The Captain decided that the distance from Mallorca to Cadiz was a little too short for us to enjoy the beautiful Mediterranean.  He took us on a detour east so that those of us who joined the 'B" cruise could get a glimpse of Italy.  

This morning we entered the Strait of Messina, the narrow channel between Sicily and the "toe" of the Italian mainland. At its narrowest, the Strait is only 2.5 miles wide and only 12 miles at its widest.  We're so close you feel that you could swim to Italy. We should get through by this evening, then swing around to the east and sail a few more days on the calm Mediterranean to Cadiz.

Richard Delbango  
Ship's Librarian

Tuesday, July 14, 2015

Sailing Around

Update from the ship's librarian, Rich Delbango:

Since we departed Mallorca harbor last Saturday, we haven't gotten very far. Actually, only about two miles or so away, still in sight of Palma.  The Captain decided to take advantage of the calm seas around here to have 3 days of practical seamanship ship drills.  These include damage control exercises, boat drills, equipment operation and man-overboard maneuvers. We anchored for 2 of the nights, but otherwise we've been just leisurely sailing around in circles at a very slow pace. The cadets love the fact that we are still in cell phone range and the decks have been full of them calling and texting home in their spare time.  We started moving west this morning toward our next destination which is Cadiz, Spain on the Atlantic coast. On the way, we are scheduled to stop for fuel at Gibraltar at the mouth of the Mediterranean.

Richard Delbango

Friday, July 10, 2015

Palma, Mallorca!

News from the ship's librarian, Rich Delbango:

After many trials and tribulations of international diplomacy, we finally reached a port that welcomed us: Palma, Mallorca. The largest of Spain's Balearic Islands, Mallorca is a tropical paradise in the Mediterranean.  Having cruised the Mediterranean for what seemed like forever, and viewing islands that we could not dock at, everyone aboard was ready to set foot on dry land. We entered the Palma harbor Tuesday evening passing a half dozen of the largest cruise ships afloat already in port. The marinas were also full with private boats and yachts, one almost the size of the Empire State. The city is full of tourists from around the world.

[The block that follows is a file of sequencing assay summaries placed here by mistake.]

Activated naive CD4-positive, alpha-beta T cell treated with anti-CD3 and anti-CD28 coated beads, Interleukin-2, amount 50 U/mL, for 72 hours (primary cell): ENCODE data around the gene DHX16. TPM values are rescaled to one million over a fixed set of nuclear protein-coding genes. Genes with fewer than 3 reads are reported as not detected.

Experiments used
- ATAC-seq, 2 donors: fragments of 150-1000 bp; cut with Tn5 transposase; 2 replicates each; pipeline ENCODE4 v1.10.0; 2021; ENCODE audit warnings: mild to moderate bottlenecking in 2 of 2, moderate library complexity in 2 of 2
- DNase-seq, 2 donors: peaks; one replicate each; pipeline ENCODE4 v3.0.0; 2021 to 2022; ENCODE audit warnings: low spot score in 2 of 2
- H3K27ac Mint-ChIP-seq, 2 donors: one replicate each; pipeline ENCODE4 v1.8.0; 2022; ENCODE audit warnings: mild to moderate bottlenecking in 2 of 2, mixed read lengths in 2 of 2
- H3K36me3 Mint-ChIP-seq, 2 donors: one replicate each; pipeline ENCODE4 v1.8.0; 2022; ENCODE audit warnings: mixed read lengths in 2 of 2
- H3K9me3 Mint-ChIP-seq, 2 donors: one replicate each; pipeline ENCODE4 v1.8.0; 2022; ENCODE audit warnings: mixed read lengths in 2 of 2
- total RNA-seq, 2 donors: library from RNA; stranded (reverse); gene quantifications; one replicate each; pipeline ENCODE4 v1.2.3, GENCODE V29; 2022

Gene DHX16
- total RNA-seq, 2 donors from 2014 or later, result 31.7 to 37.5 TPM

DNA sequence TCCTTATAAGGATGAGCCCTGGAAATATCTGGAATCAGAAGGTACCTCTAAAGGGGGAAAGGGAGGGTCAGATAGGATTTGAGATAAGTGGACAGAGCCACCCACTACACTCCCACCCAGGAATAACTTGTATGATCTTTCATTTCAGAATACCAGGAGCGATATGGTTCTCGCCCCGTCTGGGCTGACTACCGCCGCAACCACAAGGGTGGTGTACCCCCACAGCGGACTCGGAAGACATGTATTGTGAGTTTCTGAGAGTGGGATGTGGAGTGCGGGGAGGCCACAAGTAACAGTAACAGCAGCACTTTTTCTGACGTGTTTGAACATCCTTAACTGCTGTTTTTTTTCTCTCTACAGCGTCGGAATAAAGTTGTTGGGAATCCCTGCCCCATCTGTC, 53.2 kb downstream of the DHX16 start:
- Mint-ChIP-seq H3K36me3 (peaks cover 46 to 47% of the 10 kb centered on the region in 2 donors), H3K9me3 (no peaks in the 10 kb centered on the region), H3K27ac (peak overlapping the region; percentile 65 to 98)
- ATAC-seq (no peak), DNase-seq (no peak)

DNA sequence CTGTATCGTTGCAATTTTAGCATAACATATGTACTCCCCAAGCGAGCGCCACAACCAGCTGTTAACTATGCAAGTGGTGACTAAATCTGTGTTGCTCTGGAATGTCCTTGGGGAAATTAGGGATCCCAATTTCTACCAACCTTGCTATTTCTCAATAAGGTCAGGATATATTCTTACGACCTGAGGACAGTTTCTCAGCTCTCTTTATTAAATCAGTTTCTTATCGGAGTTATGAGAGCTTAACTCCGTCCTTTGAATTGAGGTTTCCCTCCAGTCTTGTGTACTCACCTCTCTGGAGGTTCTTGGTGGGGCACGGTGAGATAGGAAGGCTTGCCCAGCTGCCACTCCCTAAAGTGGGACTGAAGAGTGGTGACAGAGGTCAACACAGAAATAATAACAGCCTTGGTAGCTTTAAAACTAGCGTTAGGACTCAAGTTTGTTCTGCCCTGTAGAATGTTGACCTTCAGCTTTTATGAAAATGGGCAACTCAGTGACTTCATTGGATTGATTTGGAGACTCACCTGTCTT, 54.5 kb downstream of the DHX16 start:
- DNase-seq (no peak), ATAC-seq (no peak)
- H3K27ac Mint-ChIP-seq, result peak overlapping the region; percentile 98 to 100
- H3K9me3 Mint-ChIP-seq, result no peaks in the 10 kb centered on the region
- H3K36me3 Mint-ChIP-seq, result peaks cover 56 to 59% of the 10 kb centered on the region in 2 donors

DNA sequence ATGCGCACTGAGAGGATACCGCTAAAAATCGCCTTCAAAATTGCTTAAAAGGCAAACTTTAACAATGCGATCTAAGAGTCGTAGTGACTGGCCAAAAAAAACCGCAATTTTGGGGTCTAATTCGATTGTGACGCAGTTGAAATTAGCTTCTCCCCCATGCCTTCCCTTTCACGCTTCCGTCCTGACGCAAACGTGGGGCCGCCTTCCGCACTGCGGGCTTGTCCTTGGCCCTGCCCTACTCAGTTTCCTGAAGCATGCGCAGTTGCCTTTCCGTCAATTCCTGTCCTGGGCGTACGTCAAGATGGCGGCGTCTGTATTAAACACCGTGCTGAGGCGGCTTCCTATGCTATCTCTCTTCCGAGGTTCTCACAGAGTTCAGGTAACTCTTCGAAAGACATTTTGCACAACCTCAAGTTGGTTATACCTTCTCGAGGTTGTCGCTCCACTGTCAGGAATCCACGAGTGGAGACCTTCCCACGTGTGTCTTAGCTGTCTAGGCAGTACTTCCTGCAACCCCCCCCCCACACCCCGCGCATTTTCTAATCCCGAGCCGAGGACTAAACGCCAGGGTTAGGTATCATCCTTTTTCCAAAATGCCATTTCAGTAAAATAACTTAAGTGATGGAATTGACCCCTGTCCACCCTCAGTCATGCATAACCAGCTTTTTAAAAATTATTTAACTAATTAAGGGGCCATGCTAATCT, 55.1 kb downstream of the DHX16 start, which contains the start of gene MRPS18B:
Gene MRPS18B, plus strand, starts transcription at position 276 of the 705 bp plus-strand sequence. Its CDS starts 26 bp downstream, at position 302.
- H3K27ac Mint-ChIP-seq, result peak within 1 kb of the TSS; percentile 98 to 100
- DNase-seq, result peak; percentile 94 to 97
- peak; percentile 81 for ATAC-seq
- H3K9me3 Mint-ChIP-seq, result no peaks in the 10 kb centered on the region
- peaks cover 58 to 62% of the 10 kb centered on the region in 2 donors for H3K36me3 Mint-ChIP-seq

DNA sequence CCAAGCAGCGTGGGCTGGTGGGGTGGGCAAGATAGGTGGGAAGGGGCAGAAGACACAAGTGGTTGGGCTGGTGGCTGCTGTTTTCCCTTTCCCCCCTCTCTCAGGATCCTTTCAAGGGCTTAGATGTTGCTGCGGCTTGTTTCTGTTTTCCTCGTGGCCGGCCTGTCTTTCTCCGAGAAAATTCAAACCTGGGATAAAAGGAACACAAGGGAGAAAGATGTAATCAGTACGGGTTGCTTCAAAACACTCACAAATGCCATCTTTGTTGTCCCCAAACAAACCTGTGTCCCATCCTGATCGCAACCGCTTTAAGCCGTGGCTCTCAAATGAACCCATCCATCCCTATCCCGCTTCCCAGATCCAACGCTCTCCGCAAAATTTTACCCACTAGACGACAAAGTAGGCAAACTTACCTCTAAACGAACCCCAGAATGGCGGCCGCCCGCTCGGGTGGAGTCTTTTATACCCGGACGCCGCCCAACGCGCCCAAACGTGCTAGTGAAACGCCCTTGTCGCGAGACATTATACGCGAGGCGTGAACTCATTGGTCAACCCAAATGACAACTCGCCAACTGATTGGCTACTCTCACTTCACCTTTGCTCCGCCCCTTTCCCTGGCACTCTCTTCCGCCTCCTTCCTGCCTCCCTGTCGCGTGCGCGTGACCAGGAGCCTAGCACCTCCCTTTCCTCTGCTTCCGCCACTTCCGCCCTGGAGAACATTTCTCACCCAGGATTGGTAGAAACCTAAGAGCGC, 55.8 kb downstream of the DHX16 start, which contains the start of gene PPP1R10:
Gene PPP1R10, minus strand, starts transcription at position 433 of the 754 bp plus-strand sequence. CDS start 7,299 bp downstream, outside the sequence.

The Empire State docked around 18:00 at the furthest dock in the harbor.  When the ship was secured, leave was granted and the some of the cadets and crew were off to enjoy themselves in this cosmopolitan city. It is a picturesque town with an ancient history reflected in its architecture.

Cadets are enjoying the variety of food available at the hundreds of restaurants and cafes. Shopping is everywhere, from Cartier jewelry to cheap souvenirs.  Pearls are a specialty of Mallorca.  It seems that every other store is a pearl shop.

The College arranged several tours and activities to keep everyone occupied.  The most popular was a tour of the Cuevas del Drach (Dragon Caves), about 50 miles east of Palma.  These caves are chock full of stalactites and stalagmites formed through millions of years of erosion.  There is also a large underground lake at the bottom and we were treated to a short classical music concert by musicians sailing on a lighted rowboat in the darkened cave. It was an amazing experience. 


There were also snorkeling and scuba tours as well as a deep sea fishing expedition.  On Friday evening, the local water park will be opened exclusively for the cadets and crew who want to have some water fun.  The beaches have also been popular. There is a small, rocky beach that is in walking distance from the ship.  The buses that take us to town also stop at the large town beach just east of the city. The Mediterranean is the perfect temperature for swimming.